The South-West region in Cameroon is currently the epicenter of the crisis as more than 90% of the 160,000 IDPs are located in this area: the Meme area is home to 135,000 IDPs, the Manyu area is home to 15,000 IDPs and the remaining 10,000 IDPs are displaced in the North-West region. At the same time, villagers of many townships in the Meme area have fled their homes to different parts of the region. A similar situation can be found in the North-West region, in particular in the Boyo area. Over the years, villages and townships have been inflicted significant material damage, as can been seen in Mbongue and Konye  – both Meme area – as well as places in the Manyu area, such as Eyumodjok and Akwaya. Furthermore, destabilization and violence is likely to spread to other divisions in the South-West (Ndian, Lebialem and Fako) and North-West region (Boyo). Please take a closer look at the image for a detailed display of the situation and numbers.

(source: United Nations Office for the Coordination of Humanitarian Affairs)

As a result of the clashes between non-stated armed groups and security forces, the displaced population have been forced to move mostly into the surrounding forests and villages scattered over different areas in both regions. In fact, around 80% of the IDPs have found refuge in the woods and forest. In addition, both the South-West and North-West regions have experienced a deterioration of living conditions and a collapse of livelihoods as well as an increase of abuses towards the most vulnerable within the IDPs population. Due to the violence and the subsequent displacement of individuals, large segments of the population have been denied access to their fields and markets. For the majority of the victims who relied on agriculture or livestock as their main source of survival before the crisis, external assistance will be crucial and inevitable. Furthermore, the displacement of IDPs has caused a great increase in shelter and non-food items (NFI) needs. Many civilians fled in desperation and hurry, leaving everything behind in search of a new home, which in many cases is, an unknown location. CAMAAY is determined to help the victims of the conflict in terms of safety and shelter and will do so by implementing the following strategies:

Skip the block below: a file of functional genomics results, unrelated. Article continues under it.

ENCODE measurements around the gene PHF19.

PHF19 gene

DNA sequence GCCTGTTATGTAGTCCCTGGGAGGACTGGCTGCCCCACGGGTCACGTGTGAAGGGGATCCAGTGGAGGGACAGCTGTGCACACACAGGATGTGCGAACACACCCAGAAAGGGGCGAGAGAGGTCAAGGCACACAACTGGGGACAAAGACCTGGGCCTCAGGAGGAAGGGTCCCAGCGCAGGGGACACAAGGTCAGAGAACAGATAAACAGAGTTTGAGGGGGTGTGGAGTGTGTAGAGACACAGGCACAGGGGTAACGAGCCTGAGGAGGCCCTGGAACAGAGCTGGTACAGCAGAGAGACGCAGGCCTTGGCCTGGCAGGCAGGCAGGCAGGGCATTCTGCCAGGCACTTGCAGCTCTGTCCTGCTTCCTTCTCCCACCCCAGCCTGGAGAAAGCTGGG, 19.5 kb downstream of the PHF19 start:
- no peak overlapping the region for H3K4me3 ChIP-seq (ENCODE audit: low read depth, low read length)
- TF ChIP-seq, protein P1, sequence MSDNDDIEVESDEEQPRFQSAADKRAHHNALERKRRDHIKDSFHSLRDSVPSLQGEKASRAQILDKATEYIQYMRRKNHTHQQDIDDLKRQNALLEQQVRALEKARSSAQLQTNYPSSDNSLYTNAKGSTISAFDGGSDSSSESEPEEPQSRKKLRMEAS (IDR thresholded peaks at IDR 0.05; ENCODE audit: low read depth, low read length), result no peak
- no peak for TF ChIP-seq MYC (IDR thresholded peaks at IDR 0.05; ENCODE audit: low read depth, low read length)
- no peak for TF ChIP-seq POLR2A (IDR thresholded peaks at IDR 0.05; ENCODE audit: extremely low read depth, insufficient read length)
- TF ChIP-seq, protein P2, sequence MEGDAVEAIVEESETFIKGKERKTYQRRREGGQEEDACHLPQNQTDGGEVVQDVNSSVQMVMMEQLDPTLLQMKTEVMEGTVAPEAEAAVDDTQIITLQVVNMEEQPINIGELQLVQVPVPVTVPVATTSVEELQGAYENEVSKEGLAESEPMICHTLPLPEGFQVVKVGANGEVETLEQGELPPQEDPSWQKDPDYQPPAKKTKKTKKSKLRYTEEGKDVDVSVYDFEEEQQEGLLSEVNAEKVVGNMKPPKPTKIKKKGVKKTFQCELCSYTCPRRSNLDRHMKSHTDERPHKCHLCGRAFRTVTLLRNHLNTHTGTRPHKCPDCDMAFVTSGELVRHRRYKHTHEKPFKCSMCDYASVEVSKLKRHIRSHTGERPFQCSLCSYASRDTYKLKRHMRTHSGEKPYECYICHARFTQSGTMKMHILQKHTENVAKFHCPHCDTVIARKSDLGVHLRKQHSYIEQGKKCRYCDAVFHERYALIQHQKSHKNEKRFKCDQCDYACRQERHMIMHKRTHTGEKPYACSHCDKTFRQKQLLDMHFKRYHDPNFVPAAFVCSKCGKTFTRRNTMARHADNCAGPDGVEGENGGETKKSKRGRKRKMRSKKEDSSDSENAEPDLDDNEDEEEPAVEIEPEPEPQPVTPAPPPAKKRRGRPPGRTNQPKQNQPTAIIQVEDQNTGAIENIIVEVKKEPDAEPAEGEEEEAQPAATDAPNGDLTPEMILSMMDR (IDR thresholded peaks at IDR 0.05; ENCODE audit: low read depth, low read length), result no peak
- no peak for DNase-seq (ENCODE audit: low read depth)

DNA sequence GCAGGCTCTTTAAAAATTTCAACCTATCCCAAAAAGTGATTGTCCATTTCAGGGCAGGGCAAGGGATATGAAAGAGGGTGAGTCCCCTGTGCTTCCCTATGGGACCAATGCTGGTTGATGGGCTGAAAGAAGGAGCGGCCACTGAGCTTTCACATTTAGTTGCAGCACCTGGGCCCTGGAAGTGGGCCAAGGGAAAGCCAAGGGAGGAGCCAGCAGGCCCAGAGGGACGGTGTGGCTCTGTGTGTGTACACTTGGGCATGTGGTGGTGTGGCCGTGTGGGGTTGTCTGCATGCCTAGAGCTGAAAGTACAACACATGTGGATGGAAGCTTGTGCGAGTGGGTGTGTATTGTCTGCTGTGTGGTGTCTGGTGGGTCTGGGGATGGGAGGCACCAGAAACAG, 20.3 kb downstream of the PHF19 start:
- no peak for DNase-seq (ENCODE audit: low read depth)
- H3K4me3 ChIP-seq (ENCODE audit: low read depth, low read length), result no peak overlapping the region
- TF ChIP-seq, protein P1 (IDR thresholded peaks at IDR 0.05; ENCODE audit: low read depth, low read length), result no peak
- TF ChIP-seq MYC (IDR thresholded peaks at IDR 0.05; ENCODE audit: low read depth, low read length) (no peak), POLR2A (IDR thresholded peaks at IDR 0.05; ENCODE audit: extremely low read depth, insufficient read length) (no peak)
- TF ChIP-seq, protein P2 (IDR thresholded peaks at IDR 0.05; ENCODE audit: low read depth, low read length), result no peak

• Identify affected individuals in need of shelter and non-food items and, consequently, facilitate help to these individuals and the host communities. This help entails safe shelter and household items which make it possible for the victims to live a dignified life under safe circumstances.
  • Provide psychological support and promote resilience-building activities for the victims in order to prevent mental, psychological or other forms of traumatic harm that may be caused by the conflict.
  • Advocate together with relevant stakeholders and partners for access to protection and to promote and strengthen accountability towards the affected population by relevant authorities. All this needs to be done in compliance with human rights and humanitarian principles.
  • Improve the living conditions of IDPs and their host communities through the provision of construction materials, technical support, basic domestic items and non-food items.
  • Stimulate, guide and empower the afflicted individuals to strengthen self-reliance and create community-based groups that will progressively meet their own needs and will be able to take care of themselves.
  • Cooperate together with relevant stakeholders and partners to coordinate the legal documentation of the afflicted population. This will ensure that IDPs have access to personal documentation, which is usually required to access public services, to vote and for administrative purposes.
  • Support planning by government authorities and stakeholders to enhance the process of return of internally displaced persons in Cameroon.

Overall, CAMAAY aims to fulfill its objective to ensure victims are in a safe and secure environment. That the IDP community will not suffer from attacks, harassment, intimidation, persecution or any other form of punitive action. That IDPs will have an adequate standard of living, meaning that they have access to basic shelter and housing, legal documentation, essential medical services (including ARV), sanitation, food and nutrition. And that in the end IDPs in Cameroon will be able to return safely to their original homes.